Tax Incentives for Pharmaceutical Manufacturers in Malaysia: How Can Businesses Qualify?

Posted by Written by Nguyen Minh Hanh Reading Time: 3 minutes

Malaysia will continue to accept applications for tax incentives from pharmaceutical manufacturers until December 31, 2022, as the government looks to strengthen the country’s position in the global pharmaceutical value chain and promote its healthcare industry as an attractive foreign investment destination.

To be eligible, manufacturers must fulfill a variety of requirements ranging from collaborating with local higher learning institutions, incurring the first qualifying capital expenditure within a year of approval, hiring a minimum number of local employees, and undertaking research and development (R&D) activities, among others.  

From January to September 2021, Malaysia’s pharmaceutical industry recorded almost 400 million ringgit (US$94 million) in approved investment, surpassing the previous highest full-year figure in 2017. In addition, exports of pharmaceutical products increased around 24 percent in 2021 from 2020, totaling 2.42 billion ringgit (US$570 million).

What are the available tax incentives?

Both new and existing qualified manufacturers will benefit from the following tax incentives:

  • An income tax rate of zero to 10 percent income tax rate for the first 10 years; and
  • A 10 percent income tax rate for the next 10 years.

How can businesses qualify?

To be eligible for the tax incentives, manufacturers will have to comply with several requirements.  

First qualifying capital expenditure

The company must incur its first qualifying capital expenditure within one year from the date of approval. This excludes land.

Qualifying capital expenditure

The company must incur the full amount of its full capital expenditure within five years from the date of the first qualifying capital expenditure.

Manufacturing activities

The company must possess a manufacturing license from the Ministry of International Trade and Industry. Moreover, the manufacturing of pharmaceutical products must be conducted in Malaysia, including product formulation.

Companies that carry out fill and finish activities are not eligible for this incentive.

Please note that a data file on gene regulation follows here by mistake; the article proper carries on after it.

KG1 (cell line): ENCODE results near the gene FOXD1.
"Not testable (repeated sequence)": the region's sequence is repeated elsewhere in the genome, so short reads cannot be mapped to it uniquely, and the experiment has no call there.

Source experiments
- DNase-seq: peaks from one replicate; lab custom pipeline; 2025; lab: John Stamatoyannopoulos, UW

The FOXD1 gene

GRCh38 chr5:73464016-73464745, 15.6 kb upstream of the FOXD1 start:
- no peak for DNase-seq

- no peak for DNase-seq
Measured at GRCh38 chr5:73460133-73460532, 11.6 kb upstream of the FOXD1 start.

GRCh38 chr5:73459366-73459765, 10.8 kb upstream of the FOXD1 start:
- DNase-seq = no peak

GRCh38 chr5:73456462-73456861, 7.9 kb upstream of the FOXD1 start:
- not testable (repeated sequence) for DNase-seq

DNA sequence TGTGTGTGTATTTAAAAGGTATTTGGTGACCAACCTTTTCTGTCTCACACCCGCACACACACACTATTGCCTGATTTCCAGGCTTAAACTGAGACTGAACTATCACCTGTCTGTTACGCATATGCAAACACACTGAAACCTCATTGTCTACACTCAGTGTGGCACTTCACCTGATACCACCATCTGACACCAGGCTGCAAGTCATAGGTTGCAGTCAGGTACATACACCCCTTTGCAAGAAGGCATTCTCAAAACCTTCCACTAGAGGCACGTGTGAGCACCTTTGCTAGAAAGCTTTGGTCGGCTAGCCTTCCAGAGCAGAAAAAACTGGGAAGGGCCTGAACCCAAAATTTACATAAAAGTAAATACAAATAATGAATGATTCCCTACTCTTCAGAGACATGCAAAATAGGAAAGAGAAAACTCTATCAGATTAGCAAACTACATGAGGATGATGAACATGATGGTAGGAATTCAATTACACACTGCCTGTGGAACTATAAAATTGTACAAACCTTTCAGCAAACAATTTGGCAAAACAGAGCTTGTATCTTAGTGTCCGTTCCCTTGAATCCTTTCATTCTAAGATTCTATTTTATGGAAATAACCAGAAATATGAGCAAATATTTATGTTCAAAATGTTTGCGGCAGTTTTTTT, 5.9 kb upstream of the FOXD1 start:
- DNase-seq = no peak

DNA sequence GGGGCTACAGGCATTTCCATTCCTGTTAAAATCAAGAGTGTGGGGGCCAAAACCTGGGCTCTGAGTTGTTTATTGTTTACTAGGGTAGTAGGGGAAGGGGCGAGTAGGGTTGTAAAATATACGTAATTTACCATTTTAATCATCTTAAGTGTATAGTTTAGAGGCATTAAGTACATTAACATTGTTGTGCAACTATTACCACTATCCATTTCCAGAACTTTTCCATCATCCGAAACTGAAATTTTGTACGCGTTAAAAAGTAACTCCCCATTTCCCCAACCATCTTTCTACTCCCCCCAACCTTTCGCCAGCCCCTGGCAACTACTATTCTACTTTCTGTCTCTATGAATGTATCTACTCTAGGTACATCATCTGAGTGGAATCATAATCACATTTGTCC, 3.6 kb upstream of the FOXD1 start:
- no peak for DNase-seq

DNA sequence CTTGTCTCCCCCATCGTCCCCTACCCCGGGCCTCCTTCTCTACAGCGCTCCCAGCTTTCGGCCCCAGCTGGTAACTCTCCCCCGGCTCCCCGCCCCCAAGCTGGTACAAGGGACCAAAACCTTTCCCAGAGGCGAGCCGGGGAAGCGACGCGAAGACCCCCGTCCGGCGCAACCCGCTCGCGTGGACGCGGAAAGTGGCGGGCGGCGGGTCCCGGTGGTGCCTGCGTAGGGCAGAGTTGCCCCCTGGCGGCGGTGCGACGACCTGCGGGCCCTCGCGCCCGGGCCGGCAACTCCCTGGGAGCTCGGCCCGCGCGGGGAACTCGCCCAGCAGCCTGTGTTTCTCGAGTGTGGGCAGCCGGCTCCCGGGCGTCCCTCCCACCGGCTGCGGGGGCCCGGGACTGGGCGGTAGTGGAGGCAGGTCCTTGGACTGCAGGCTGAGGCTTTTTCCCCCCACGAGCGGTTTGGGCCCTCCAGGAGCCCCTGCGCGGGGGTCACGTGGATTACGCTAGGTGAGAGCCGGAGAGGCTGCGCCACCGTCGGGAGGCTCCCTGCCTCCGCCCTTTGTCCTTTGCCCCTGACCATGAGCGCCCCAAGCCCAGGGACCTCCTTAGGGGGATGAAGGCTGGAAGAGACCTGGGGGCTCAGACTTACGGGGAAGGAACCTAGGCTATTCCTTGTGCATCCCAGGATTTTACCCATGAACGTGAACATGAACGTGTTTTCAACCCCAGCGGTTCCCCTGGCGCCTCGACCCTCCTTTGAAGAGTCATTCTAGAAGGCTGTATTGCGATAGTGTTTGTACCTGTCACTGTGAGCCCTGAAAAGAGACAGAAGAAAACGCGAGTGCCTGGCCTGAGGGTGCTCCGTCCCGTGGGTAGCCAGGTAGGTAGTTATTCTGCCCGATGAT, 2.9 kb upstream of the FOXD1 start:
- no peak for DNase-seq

Company incorporation

Company incorporation should be in line with the Companies Act of 2016.

Development of drug formulation

Pharmaceutical manufacturers are to carry out drug formulation and submit their drug formulation registration to the Malaysian National Pharmaceutical Regulatory Agency within 10 years of being approved for the incentives.

Research and development activities

Recipients of the incentives must undertake R&D activities. The company must also establish and develop R&D programs with higher learning institutions in Malaysia.

Hiring

The company’s full-time employees must be at least 80 percent, Malaysian citizens. Further, at least 20 percent of the employees are to hold a degree or diploma in science or technical fields.

Employee remuneration

A minimum of 15 percent of the full-time employees must be paid at least 5,000 ringgit (US 1178) per month.

Collaboration with local higher education institutions

Apart from collaborating in R&D activities, the company must develop and provide internship programs in cooperation with local higher education institutions such as universities or polytechnics. At least six Malaysian interns per year with a training period of three months are to be taken throughout the incentive period.

Value-added products

The manufactured product’s value-added is at least 40 percent.

Corporate social responsibility activities

The manufacturers have to undertake corporate social responsibility activities (CSR) with at least one hospital or health institution in Malaysia recognized by the Ministry of Health.

How do the incentives benefit Malaysia’s pharmaceutical industry?

Developing local talent

The qualifying criteria for the tax incentives aim to push pharmaceutical manufacturers to hire and develop the local workforce, particularly in the field of science and engineering.

Malaysia’s well-educated and skilled workforce is the foundation of its economic growth. There are over 1,400 vocational schools, and more than 20 and 50 public and private universities respectively. Moreover, English proficiency levels are high and the government’s Education Blueprint 2015-2025 allows industrial sectors to assist in developing the curriculum design in addition to partnering with programs like internships/apprenticeships, specialized training, and real-life simulation programs.

Such initiatives can help enhance labor productivity to rival the more established manufacturing hubs such as Singapore and Thailand.

High-value local manufacturing hub

Malaysia’s pharmaceutical industry is one of several new growth areas being targeted by the government for promotion and development. The increasing demand for medical services in the country, particularly with the onset of COVID-19, has driven more developments in the pharmaceutical industry. As such, the tax incentives can support Malaysia’s transition up the global pharmaceutical supply chain.

Malaysia has also been successful in attracting multinational pharmaceutical and medical devices firms who are outsourcing their manufacturing operations in Southeast Asia. For instance, Biocon, a biopharmaceutical company, established a US$350 million insulin manufacturing facility in 2010 which made it the highest foreign pharmaceutical investment at that time.

New areas of growth in addition to pharmaceuticals include the production of medical imaging devices, such as magnetic resonance imaging (MRI) machines, x-rays, computed tomography (CT) scanners, and nuclear imaging systems.

Further Reading


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